After 13 days there are no pretenders left, only the two men who would be king of the world's clay courts. And so Bjorn Borg and Guillermo Vilas, the only true contenders for the No. 1 ranking in their sport last year, will meet this afternoon in the final of the French Open tennis championships.

They made a mockery of yesterday's semifinals, Borg conceding only a measly 36 points in routing Corrado Barazzutti of Italy, 6-0, 6-1, 6-0, and Vilas thrashing a bewitched, bothered and bewildered Dick Stockton, 6-3, 6-3, 6-2.

There has never been a more embarrassingly lopsoded semifinal day since the French, the paramount clay court test, went international in 1921.

Never has a man lost as decisively in the last two rounds as Barazzutti did yesterday. The previous most one-sided result was last year's final, in which Vilas annihilated Brian Gottfried, 6-1, 6-0, 6-0.

Vilas, the powerful but sensitive Argentinian lefthander lost only one set in seven matches in acquiring his first major title here a year ago. This time he sweated more, losing two sets to Billy Martin in the second round, one to French junior Yannick Noah in the third, and two to Chilean Hans Gildemeister in the quarterfinals.

By contrast, Borg, the glacially cool Champion of 1974-75 who did not play here last year, has hardly perspired. Winner of the Italian Open two weeks ago, while Vilas was off winning a smaller tournament in Munich, he went through the top half of the 128-man draw like Gen. Sherman marching through the South leaving devastation in his wake.

The 22-year-old Swede won six matches in 18 straight sets, losing only 27 games. Only two sets were closer than 6-3, both of them in a 6-2, 6-4, 7-6, victory over Roscoe Tanner in the fourth round.

Borg, who won Wimbledon last year for the second straight time and was ranked by most knowledgeable experts as No. 1, even though Vilas took the French and U.S. Opens and compiled the longest winning streak of the open tennis era (50 matches), must be favored in the final.

He has beaten Vilas in 12 of their 16 career meetings, dating back to 1973. Borg has won the last five, eight of the last nine and all the important ones since 1974. They met here in the final in 1975, Borg winning, 6-3, 6-2, 6-4.

Both players are on waves of confidence. Vilas captured the German Open at Hamburg before going to Munich. Borg was impressive in Rome.

They are the toughest back-court players in the game, tireless thumpers of heavy topspin off both wings, but Borg has more flexibility in his game. He has a better serve and volley, plus the knowledge that he is in peak form and the psychological edge of having "owned" Vilas for so long.

It is difficult to imagine anyone playing better on a slow court than Borg did yesterday in ravaging Barazzutti in just 80 minutes.

The Italian "Little Soldier" has not come close to beating Borg in eight meetings. He did not surrender before the match, as some expected, but he might as well have. Borg made him look like a boot camp private.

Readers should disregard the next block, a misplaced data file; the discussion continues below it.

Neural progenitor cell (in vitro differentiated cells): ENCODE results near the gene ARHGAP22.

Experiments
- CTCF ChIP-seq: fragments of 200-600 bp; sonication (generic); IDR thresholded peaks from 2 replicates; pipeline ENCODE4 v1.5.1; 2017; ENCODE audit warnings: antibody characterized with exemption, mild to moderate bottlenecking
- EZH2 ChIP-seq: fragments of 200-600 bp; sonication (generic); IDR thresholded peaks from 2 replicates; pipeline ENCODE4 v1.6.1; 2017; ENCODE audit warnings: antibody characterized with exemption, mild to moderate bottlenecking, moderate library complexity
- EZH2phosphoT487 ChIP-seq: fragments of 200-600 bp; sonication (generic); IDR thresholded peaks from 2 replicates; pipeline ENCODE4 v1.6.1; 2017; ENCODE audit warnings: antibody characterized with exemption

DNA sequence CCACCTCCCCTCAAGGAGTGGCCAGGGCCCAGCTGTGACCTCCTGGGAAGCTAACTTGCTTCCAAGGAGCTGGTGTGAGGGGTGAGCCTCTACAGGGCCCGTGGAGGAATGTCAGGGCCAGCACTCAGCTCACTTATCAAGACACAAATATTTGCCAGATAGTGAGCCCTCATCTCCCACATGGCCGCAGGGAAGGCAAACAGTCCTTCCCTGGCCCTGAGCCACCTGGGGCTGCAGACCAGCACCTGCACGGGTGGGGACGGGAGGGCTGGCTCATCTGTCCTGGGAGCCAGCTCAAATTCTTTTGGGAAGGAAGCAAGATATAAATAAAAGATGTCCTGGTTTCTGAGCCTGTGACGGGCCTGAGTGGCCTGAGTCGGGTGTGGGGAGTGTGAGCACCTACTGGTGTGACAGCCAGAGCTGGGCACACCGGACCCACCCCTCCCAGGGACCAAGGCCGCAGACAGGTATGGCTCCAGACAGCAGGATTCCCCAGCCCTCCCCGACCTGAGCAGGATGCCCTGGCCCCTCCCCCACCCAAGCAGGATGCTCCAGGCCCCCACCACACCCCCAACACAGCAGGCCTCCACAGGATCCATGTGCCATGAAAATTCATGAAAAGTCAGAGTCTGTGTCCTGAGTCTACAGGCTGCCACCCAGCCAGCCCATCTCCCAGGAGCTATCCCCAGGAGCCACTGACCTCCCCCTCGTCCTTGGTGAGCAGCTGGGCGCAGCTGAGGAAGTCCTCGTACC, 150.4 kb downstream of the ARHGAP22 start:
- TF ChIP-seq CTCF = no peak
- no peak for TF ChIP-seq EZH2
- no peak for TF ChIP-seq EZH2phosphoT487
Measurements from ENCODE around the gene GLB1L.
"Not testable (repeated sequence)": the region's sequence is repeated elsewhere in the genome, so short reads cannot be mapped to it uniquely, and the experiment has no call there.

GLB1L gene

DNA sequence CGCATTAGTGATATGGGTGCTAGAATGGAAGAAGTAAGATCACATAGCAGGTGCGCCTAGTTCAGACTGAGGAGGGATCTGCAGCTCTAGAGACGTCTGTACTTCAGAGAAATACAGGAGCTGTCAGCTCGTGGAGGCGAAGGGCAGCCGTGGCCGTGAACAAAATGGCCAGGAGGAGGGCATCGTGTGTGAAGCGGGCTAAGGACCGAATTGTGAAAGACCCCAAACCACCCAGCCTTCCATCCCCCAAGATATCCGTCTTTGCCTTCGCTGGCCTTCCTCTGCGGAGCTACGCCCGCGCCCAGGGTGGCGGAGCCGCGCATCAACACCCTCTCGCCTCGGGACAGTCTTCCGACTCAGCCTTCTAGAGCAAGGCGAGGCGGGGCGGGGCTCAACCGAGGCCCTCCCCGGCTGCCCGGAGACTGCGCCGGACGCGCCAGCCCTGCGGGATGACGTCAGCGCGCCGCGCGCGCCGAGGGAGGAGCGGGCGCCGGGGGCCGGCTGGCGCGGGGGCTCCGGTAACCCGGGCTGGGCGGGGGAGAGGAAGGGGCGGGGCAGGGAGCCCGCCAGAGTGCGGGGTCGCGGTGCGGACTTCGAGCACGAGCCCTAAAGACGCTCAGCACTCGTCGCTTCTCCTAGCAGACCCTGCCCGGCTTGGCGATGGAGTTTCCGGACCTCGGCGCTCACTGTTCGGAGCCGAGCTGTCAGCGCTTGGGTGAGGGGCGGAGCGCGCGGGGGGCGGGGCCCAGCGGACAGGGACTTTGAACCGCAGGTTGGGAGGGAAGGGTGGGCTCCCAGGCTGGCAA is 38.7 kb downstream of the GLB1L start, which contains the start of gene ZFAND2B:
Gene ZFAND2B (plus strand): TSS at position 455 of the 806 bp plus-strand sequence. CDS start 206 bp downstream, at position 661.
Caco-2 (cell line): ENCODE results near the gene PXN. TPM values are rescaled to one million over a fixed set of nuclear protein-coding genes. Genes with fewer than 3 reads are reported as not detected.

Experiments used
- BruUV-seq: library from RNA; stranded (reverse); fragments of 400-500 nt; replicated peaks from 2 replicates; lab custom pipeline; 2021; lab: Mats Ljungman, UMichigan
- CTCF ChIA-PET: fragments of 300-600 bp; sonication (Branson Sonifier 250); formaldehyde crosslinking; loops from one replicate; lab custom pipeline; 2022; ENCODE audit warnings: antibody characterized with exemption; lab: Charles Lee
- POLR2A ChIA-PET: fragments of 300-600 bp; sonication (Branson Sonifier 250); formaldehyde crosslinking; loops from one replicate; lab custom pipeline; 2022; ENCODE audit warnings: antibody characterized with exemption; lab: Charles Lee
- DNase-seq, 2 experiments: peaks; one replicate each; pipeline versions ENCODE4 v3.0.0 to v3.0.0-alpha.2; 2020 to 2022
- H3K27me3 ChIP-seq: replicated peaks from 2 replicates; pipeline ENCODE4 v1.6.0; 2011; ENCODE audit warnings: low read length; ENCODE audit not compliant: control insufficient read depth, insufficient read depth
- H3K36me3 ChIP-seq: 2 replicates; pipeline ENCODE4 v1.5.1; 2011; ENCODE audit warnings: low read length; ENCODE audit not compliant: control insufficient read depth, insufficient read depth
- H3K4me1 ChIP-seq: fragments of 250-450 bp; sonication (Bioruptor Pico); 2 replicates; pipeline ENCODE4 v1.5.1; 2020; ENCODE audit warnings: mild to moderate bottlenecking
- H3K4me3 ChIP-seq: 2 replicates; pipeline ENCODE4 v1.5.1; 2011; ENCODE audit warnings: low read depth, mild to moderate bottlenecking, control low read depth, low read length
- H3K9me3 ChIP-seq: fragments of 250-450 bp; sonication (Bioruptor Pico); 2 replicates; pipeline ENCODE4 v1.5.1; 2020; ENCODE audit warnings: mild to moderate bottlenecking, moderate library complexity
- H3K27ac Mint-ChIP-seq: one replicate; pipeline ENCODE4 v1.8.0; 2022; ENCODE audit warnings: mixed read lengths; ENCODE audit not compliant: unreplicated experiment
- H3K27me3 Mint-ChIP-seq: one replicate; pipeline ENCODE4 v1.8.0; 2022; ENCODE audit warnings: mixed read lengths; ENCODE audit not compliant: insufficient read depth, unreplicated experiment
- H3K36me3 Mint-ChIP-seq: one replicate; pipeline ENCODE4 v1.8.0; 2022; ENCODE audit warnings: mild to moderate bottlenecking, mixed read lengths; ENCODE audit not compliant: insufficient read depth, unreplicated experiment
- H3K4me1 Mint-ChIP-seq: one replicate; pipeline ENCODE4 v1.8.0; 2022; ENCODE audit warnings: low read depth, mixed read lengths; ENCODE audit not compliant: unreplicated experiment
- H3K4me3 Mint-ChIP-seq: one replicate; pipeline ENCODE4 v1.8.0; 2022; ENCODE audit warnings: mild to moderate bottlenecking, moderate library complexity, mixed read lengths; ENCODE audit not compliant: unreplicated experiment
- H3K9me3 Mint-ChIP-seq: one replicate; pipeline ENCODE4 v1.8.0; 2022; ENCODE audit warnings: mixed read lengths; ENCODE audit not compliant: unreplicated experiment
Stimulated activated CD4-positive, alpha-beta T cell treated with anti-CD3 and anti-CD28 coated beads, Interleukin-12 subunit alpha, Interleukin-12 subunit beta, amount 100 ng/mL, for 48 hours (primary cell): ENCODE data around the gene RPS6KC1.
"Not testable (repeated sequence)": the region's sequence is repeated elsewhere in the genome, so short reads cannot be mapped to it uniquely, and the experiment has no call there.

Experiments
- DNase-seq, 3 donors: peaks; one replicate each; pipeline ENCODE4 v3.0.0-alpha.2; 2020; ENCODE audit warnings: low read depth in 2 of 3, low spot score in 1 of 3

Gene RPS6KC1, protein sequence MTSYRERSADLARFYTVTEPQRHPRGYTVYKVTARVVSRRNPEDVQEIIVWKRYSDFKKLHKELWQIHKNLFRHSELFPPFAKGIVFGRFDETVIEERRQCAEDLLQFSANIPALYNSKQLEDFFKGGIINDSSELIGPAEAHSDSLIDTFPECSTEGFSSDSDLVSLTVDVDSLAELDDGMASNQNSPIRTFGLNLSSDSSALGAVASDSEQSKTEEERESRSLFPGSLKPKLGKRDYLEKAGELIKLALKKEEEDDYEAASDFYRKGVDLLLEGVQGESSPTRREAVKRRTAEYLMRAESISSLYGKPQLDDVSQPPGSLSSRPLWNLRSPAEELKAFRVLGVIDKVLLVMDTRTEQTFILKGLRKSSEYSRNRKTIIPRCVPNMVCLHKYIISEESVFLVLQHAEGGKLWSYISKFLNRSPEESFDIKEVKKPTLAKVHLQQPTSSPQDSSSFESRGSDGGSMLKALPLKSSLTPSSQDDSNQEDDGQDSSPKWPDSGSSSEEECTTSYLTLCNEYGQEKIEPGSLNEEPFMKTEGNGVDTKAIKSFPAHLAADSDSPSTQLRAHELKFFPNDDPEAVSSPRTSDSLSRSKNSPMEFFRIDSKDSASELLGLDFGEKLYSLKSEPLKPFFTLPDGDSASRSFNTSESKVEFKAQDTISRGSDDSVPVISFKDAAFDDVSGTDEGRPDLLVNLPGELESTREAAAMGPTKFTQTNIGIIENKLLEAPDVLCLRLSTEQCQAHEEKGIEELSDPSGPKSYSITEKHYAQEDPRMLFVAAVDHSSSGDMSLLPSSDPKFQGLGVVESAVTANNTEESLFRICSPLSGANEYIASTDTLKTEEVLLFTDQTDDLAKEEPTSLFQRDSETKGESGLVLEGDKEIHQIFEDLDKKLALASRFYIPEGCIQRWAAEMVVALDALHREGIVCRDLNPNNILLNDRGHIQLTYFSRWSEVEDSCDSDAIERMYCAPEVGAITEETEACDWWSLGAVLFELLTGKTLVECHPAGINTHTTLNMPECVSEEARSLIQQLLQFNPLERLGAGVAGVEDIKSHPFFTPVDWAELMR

Even in the prematch warmup, the icy Swede had a lean and hungry look. The court was watered and rolled hard - it almost looked like a rust-colored cement court for a couple of games, until roughed and scuffed with skid marks - and Borg came out attacking, going to the net more than he would against a less defensive opponent.

He held at love in the first game and broke Barazzutti in the second, a game that turned out to be prophetic. Barazzutti started with a double fault, then Borg slugged a forehand approach winner and a backhand volley after another good approach, and got the break on an unforced backhand error. After that, the deluge.

Barazzutti had a break point in the third game - one of only three against Borg in the match - but he knocked a forehand return long. Then Borg creamed another forehand winner and an overhead to escape.

Vilas was not nearly as overwhelming, but Stockton collapsed completely after getting his only break of the match, for a 3-2 lead in the second set. Vilas double faulted twice in that game, committed a backhand error, then netted a backhand passing shot off a short, rather poor approach. He looked vulnerable.

But Stockton immediately fell behind, 0-40, failing to follow three first serves to the net, and after getting back to deuce, netted a backhand volley and passing shot, both bad errors.

Vilas held at 15, and Stockton lost his seve again from 40-15, netting an easy forehand, sailing a backhand long and netting a high, simple forehand volley on the last three points. He was never a factor after that.

The 27-year-old New Yorker-turned-Texan was hesitant about getting to the net, the only position from which he really could pressure Vilas. He made so many unforced errors it became painful to watch.

By the end, Stockton looked groggy.The match had become an ordeal for him and for the 12,504 spectators at Stade Roland Garros, who took to whistling and hooting because the tennis was so bad.

If these semifinals had been a Broadway show it would have closed. But the final today could be a hit.